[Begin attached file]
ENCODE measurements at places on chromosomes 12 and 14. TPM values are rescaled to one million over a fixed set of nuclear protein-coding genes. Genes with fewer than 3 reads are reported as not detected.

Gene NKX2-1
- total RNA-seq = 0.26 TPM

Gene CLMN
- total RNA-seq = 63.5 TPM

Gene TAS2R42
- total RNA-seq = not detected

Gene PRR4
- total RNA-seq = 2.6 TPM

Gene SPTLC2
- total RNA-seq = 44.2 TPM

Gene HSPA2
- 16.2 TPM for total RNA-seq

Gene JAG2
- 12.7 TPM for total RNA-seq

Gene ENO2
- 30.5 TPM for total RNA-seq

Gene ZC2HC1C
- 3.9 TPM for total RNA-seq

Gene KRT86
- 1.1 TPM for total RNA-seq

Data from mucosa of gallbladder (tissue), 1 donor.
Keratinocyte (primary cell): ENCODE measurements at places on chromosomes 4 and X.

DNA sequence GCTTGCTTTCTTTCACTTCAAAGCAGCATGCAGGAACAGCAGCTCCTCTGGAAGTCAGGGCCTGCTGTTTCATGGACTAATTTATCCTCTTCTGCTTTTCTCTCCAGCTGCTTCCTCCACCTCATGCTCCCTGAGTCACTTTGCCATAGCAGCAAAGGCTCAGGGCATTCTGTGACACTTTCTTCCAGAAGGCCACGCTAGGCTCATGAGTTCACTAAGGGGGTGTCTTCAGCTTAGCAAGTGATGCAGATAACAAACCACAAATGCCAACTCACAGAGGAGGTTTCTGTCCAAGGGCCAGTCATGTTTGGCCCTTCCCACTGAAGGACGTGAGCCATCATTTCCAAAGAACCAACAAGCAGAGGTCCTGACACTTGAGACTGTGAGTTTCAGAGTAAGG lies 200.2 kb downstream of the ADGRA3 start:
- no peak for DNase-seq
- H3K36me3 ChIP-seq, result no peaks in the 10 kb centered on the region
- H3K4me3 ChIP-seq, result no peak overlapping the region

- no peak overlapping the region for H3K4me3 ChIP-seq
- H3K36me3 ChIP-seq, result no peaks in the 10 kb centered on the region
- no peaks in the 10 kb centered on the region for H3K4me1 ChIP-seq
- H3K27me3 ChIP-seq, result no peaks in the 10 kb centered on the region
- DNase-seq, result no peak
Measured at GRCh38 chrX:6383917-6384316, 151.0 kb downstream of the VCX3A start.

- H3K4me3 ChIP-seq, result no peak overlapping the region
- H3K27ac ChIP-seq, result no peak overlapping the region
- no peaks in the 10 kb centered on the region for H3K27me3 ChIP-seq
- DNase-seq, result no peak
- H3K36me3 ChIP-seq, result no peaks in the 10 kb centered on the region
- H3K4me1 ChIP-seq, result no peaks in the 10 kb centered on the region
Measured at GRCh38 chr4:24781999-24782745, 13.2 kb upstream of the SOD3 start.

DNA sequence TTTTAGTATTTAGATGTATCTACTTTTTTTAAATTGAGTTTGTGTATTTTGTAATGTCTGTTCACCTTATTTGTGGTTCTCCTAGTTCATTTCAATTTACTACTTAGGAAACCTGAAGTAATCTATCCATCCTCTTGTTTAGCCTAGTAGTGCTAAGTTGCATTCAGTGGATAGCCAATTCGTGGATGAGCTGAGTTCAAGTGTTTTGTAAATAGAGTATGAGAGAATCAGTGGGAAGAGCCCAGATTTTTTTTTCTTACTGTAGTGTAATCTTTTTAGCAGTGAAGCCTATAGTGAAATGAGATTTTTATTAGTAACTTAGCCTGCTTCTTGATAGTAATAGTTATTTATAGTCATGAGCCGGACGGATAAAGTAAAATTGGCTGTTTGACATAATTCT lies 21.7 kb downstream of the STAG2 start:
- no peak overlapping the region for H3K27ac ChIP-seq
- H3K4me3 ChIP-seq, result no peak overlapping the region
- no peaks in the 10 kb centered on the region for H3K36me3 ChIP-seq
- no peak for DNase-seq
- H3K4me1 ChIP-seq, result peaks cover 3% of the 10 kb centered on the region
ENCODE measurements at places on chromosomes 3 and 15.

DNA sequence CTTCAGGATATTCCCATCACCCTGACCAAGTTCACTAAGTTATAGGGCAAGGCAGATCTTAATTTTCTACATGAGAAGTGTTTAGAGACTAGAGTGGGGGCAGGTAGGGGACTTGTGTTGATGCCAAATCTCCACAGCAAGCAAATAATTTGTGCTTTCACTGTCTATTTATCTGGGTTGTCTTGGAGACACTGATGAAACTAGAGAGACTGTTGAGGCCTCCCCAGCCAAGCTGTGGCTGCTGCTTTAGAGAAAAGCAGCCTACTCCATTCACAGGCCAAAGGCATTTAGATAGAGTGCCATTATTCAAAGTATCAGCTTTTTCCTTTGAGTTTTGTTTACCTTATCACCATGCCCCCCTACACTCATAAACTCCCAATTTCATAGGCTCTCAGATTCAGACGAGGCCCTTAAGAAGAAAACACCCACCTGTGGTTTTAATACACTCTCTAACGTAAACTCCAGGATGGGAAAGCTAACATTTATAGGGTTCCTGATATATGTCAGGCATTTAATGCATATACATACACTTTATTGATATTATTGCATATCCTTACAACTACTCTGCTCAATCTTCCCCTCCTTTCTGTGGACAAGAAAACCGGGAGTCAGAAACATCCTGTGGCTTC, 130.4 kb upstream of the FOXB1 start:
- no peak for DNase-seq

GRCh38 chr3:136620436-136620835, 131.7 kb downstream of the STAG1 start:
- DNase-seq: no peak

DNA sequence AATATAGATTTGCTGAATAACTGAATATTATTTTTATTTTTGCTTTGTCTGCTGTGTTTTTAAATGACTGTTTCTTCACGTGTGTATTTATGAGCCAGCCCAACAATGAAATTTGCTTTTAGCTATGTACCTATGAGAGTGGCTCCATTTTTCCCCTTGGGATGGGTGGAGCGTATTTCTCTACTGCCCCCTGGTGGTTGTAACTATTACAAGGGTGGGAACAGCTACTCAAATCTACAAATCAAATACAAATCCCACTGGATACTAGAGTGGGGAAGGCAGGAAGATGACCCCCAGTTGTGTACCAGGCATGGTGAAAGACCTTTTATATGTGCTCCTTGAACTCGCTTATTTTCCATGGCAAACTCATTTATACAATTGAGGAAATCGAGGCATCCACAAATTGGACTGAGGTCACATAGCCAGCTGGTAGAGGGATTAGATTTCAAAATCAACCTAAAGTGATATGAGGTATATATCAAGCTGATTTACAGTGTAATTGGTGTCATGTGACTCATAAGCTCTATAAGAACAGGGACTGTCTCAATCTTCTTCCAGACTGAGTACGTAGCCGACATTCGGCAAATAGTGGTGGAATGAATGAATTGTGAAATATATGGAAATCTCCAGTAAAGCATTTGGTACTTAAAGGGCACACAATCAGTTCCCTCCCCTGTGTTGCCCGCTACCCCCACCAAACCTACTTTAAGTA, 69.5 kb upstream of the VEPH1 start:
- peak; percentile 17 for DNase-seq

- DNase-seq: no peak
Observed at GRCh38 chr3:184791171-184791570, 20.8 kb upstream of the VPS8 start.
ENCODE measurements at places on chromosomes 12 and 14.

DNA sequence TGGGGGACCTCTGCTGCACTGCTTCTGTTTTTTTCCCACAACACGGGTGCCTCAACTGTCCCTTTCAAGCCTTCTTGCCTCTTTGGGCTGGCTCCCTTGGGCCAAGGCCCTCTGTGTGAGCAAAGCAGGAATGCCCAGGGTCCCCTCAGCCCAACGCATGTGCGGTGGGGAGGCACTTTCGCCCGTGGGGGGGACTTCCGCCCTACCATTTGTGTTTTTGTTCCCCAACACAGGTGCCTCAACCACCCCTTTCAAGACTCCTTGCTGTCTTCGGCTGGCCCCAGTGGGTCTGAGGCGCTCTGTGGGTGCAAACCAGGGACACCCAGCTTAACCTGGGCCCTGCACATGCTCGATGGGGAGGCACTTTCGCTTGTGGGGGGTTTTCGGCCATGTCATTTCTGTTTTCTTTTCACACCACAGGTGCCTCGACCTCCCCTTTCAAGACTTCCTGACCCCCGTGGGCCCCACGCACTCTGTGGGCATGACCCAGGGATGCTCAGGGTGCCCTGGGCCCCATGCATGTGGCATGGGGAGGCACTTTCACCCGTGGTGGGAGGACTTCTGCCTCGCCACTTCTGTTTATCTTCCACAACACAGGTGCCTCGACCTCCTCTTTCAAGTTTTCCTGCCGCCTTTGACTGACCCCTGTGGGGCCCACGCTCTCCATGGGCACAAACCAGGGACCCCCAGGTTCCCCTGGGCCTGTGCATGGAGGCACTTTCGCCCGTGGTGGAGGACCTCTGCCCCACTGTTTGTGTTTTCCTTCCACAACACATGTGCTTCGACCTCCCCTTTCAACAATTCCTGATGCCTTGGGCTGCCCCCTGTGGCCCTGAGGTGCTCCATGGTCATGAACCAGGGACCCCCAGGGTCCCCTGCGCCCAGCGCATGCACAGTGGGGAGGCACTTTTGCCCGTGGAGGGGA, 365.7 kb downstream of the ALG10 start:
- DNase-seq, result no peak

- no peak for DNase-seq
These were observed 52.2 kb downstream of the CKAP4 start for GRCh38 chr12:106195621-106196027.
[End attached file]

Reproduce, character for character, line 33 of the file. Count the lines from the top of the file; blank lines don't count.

Measured at GRCh38 chrX:6383917-6384316, 151.0 kb downstream of the VCX3A start.